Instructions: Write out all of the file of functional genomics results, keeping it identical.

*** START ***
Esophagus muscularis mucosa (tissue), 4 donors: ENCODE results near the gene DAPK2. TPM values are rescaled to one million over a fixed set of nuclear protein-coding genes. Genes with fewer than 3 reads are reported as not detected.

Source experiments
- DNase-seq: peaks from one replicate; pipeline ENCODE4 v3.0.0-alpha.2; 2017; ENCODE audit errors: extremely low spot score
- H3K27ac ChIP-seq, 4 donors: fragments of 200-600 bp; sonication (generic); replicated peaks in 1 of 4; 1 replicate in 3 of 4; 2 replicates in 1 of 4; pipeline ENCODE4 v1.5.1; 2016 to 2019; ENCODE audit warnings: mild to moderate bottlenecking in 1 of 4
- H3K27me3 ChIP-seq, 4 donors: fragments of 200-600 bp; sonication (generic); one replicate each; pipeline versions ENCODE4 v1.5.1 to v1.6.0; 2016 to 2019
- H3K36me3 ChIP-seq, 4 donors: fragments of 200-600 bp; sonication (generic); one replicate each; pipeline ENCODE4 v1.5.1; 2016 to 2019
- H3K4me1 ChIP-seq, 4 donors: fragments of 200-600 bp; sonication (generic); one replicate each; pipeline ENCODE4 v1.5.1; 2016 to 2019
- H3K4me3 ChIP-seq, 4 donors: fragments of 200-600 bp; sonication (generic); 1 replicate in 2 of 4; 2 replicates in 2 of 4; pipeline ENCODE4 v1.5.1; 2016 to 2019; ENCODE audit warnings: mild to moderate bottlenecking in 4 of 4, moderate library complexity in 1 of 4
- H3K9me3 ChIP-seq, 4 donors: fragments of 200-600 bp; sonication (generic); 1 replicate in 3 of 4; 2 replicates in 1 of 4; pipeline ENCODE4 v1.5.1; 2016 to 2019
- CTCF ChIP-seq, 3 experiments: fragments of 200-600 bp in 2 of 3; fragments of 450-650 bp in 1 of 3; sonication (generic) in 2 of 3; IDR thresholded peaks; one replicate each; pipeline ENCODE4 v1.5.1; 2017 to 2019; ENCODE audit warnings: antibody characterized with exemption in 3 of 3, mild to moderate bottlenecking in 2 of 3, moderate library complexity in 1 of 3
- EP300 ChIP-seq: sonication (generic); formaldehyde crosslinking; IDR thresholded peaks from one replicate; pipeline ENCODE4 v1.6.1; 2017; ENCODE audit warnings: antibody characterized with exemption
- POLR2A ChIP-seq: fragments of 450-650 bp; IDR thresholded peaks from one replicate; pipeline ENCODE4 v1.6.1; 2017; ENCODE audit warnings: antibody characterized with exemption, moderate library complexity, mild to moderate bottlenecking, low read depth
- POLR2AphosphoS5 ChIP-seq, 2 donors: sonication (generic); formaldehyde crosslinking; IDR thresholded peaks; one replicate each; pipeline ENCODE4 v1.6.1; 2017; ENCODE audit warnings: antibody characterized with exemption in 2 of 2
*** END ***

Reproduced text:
Esophagus muscularis mucosa (tissue), 4 donors: ENCODE results near the gene DAPK2. TPM values are rescaled to one million over a fixed set of nuclear protein-coding genes. Genes with fewer than 3 reads are reported as not detected.

Source experiments
- DNase-seq: peaks from one replicate; pipeline ENCODE4 v3.0.0-alpha.2; 2017; ENCODE audit errors: extremely low spot score
- H3K27ac ChIP-seq, 4 donors: fragments of 200-600 bp; sonication (generic); replicated peaks in 1 of 4; 1 replicate in 3 of 4; 2 replicates in 1 of 4; pipeline ENCODE4 v1.5.1; 2016 to 2019; ENCODE audit warnings: mild to moderate bottlenecking in 1 of 4
- H3K27me3 ChIP-seq, 4 donors: fragments of 200-600 bp; sonication (generic); one replicate each; pipeline versions ENCODE4 v1.5.1 to v1.6.0; 2016 to 2019
- H3K36me3 ChIP-seq, 4 donors: fragments of 200-600 bp; sonication (generic); one replicate each; pipeline ENCODE4 v1.5.1; 2016 to 2019
- H3K4me1 ChIP-seq, 4 donors: fragments of 200-600 bp; sonication (generic); one replicate each; pipeline ENCODE4 v1.5.1; 2016 to 2019
- H3K4me3 ChIP-seq, 4 donors: fragments of 200-600 bp; sonication (generic); 1 replicate in 2 of 4; 2 replicates in 2 of 4; pipeline ENCODE4 v1.5.1; 2016 to 2019; ENCODE audit warnings: mild to moderate bottlenecking in 4 of 4, moderate library complexity in 1 of 4
- H3K9me3 ChIP-seq, 4 donors: fragments of 200-600 bp; sonication (generic); 1 replicate in 3 of 4; 2 replicates in 1 of 4; pipeline ENCODE4 v1.5.1; 2016 to 2019
- CTCF ChIP-seq, 3 experiments: fragments of 200-600 bp in 2 of 3; fragments of 450-650 bp in 1 of 3; sonication (generic) in 2 of 3; IDR thresholded peaks; one replicate each; pipeline ENCODE4 v1.5.1; 2017 to 2019; ENCODE audit warnings: antibody characterized with exemption in 3 of 3, mild to moderate bottlenecking in 2 of 3, moderate library complexity in 1 of 3
- EP300 ChIP-seq: sonication (generic); formaldehyde crosslinking; IDR thresholded peaks from one replicate; pipeline ENCODE4 v1.6.1; 2017; ENCODE audit warnings: antibody characterized with exemption
- POLR2A ChIP-seq: fragments of 450-650 bp; IDR thresholded peaks from one replicate; pipeline ENCODE4 v1.6.1; 2017; ENCODE audit warnings: antibody characterized with exemption, moderate library complexity, mild to moderate bottlenecking, low read depth
- POLR2AphosphoS5 ChIP-seq, 2 donors: sonication (generic); formaldehyde crosslinking; IDR thresholded peaks; one replicate each; pipeline ENCODE4 v1.6.1; 2017; ENCODE audit warnings: antibody characterized with exemption in 2 of 2